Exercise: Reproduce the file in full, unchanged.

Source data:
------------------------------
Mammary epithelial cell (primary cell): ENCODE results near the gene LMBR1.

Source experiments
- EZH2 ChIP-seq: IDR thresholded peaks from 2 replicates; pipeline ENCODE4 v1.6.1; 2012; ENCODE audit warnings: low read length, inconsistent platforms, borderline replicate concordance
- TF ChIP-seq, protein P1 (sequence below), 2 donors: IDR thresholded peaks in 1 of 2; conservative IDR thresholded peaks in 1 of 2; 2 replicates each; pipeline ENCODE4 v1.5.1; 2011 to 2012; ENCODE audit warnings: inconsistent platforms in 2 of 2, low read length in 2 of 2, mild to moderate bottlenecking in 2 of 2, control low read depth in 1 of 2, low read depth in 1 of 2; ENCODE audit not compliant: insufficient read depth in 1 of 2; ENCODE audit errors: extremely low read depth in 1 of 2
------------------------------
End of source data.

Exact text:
Mammary epithelial cell (primary cell): ENCODE results near the gene LMBR1.

Source experiments
- EZH2 ChIP-seq: IDR thresholded peaks from 2 replicates; pipeline ENCODE4 v1.6.1; 2012; ENCODE audit warnings: low read length, inconsistent platforms, borderline replicate concordance
- TF ChIP-seq, protein P1 (sequence below), 2 donors: IDR thresholded peaks in 1 of 2; conservative IDR thresholded peaks in 1 of 2; 2 replicates each; pipeline ENCODE4 v1.5.1; 2011 to 2012; ENCODE audit warnings: inconsistent platforms in 2 of 2, low read length in 2 of 2, mild to moderate bottlenecking in 2 of 2, control low read depth in 1 of 2, low read depth in 1 of 2; ENCODE audit not compliant: insufficient read depth in 1 of 2; ENCODE audit errors: extremely low read depth in 1 of 2